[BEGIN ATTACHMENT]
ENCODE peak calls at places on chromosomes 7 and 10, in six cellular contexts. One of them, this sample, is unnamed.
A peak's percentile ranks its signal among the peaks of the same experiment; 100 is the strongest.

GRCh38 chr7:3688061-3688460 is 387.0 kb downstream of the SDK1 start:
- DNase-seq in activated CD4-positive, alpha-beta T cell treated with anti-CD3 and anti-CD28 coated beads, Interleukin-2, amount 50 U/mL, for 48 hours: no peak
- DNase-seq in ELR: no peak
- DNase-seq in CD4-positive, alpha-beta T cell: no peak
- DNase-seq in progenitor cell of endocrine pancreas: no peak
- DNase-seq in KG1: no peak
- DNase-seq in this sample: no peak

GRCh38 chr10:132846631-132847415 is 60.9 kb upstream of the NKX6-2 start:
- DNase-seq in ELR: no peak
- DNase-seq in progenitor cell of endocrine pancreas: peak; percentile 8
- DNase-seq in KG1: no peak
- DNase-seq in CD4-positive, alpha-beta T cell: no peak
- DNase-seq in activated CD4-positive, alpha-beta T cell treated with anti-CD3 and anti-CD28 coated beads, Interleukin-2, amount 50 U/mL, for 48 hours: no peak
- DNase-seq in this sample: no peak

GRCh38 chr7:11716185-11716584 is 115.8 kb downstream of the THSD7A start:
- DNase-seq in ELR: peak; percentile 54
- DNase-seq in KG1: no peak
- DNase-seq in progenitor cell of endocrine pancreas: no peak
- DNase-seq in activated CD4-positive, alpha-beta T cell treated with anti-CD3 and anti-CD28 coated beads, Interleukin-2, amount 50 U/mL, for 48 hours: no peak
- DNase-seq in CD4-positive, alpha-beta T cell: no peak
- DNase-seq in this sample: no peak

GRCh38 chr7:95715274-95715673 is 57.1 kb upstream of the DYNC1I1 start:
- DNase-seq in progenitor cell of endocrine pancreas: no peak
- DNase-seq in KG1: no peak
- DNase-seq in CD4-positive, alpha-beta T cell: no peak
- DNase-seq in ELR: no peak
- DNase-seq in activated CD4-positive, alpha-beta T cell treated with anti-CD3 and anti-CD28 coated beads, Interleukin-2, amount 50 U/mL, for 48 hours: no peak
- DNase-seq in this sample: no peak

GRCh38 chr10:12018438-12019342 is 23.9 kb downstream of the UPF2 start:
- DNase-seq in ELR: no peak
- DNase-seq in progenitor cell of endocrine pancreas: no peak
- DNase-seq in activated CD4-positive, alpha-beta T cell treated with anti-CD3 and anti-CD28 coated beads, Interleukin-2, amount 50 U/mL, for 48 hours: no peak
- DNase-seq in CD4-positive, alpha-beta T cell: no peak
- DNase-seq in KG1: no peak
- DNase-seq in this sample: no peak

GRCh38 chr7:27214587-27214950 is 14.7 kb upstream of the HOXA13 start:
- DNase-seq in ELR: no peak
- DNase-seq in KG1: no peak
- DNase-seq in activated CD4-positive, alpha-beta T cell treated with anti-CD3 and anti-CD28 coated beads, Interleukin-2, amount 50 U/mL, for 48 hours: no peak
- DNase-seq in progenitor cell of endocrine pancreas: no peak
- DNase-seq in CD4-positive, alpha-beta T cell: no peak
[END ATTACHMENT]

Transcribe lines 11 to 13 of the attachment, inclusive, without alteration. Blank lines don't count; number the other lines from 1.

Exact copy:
- DNase-seq in ELR: no peak
- DNase-seq in progenitor cell of endocrine pancreas: peak; percentile 8
- DNase-seq in KG1: no peak